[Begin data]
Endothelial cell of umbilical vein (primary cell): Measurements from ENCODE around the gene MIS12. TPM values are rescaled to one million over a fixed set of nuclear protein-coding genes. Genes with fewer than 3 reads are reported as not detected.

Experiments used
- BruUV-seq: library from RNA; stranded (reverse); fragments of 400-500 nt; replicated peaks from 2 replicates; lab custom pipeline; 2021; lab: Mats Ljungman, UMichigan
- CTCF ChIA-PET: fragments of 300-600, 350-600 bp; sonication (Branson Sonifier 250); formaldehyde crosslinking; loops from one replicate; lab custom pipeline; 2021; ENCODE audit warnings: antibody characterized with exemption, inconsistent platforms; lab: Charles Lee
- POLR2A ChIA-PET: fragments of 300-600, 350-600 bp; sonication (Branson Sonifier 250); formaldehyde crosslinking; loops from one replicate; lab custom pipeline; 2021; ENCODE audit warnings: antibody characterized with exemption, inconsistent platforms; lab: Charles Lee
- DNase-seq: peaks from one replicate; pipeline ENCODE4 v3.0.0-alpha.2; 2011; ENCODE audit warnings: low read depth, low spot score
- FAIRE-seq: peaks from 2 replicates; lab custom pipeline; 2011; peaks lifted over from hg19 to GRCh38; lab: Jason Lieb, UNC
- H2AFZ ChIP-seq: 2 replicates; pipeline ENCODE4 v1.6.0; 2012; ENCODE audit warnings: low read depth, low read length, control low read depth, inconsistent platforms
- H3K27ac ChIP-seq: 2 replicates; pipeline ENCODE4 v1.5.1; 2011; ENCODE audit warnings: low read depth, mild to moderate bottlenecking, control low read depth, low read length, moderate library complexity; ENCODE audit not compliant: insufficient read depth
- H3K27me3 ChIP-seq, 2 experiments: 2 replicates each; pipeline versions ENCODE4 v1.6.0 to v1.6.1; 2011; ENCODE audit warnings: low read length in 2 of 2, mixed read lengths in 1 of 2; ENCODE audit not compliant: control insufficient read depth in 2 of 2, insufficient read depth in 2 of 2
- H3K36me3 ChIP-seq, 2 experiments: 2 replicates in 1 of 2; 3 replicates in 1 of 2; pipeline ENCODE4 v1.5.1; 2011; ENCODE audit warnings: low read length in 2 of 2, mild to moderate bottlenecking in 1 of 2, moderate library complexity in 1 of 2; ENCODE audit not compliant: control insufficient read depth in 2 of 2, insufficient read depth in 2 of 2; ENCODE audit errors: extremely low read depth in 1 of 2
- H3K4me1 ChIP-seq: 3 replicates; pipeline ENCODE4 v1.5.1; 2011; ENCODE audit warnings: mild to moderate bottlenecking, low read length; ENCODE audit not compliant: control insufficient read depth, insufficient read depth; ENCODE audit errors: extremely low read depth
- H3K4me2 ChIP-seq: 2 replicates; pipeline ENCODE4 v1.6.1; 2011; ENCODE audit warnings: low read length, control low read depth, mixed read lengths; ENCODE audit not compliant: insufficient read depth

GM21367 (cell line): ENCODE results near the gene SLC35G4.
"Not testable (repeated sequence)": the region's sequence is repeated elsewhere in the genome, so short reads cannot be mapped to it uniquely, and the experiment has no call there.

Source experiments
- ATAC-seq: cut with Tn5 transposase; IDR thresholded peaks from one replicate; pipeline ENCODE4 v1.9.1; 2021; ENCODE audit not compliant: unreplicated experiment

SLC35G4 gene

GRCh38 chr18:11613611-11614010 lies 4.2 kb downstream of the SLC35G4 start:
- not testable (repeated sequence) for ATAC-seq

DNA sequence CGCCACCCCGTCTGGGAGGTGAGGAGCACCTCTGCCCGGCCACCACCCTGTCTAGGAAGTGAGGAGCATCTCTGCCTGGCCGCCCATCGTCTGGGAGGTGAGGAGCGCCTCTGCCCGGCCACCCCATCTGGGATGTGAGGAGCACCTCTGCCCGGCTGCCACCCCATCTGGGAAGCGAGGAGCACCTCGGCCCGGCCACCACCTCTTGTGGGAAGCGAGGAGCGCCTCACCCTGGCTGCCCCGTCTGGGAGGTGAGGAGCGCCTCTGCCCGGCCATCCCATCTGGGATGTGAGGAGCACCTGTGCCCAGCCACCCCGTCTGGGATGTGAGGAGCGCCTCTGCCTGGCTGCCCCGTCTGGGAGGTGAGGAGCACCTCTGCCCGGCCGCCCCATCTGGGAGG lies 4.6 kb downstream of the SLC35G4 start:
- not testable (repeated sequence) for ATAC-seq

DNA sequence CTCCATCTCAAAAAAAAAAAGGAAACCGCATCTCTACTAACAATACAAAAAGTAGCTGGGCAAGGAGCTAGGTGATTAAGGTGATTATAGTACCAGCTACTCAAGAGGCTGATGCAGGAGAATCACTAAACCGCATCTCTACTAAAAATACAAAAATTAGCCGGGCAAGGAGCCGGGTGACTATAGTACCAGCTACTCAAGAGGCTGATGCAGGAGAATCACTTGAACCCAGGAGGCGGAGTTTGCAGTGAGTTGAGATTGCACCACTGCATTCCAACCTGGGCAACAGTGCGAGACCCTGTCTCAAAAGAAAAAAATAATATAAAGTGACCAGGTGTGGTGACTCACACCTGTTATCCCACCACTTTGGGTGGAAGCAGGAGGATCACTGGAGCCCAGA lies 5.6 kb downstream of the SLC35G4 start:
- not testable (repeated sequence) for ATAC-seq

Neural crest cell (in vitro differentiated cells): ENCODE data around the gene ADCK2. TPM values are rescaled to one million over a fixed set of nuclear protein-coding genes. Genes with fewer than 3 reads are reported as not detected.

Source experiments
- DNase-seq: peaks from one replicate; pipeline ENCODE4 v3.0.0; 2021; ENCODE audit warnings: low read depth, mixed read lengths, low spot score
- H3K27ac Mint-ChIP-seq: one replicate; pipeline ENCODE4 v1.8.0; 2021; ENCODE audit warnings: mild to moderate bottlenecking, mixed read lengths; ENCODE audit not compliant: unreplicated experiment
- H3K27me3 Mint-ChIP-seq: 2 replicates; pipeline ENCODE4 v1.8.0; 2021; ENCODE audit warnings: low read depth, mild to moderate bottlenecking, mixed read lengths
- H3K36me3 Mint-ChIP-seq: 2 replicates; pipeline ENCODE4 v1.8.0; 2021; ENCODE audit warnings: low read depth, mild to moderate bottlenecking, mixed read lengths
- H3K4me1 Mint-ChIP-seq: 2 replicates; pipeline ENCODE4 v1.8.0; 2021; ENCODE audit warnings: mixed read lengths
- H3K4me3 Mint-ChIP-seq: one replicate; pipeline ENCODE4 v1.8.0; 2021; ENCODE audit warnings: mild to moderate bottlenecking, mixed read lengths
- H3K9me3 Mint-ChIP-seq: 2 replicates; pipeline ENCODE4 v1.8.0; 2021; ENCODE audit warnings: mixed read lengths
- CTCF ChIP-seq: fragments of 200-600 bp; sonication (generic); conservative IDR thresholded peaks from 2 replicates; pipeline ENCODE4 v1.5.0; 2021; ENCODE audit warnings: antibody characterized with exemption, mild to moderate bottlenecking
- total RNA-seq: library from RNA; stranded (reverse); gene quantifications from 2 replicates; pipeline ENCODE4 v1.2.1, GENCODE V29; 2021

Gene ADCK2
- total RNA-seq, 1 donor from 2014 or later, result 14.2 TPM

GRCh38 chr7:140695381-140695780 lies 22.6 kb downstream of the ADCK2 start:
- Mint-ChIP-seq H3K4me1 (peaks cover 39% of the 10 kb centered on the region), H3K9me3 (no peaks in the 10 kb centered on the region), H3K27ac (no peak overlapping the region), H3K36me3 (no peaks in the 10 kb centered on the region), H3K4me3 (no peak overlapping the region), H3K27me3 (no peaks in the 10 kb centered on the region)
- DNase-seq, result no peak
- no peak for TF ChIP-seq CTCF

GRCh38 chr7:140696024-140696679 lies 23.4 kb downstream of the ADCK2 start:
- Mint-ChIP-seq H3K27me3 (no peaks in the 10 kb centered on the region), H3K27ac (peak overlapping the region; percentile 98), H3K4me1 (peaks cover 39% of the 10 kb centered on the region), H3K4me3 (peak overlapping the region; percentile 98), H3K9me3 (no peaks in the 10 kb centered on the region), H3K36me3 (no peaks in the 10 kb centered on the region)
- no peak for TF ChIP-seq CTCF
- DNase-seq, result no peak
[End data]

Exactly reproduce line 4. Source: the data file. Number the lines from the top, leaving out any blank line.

- CTCF ChIA-PET: fragments of 300-600, 350-600 bp; sonication (Branson Sonifier 250); formaldehyde crosslinking; loops from one replicate; lab custom pipeline; 2021; ENCODE audit warnings: antibody characterized with exemption, inconsistent platforms; lab: Charles Lee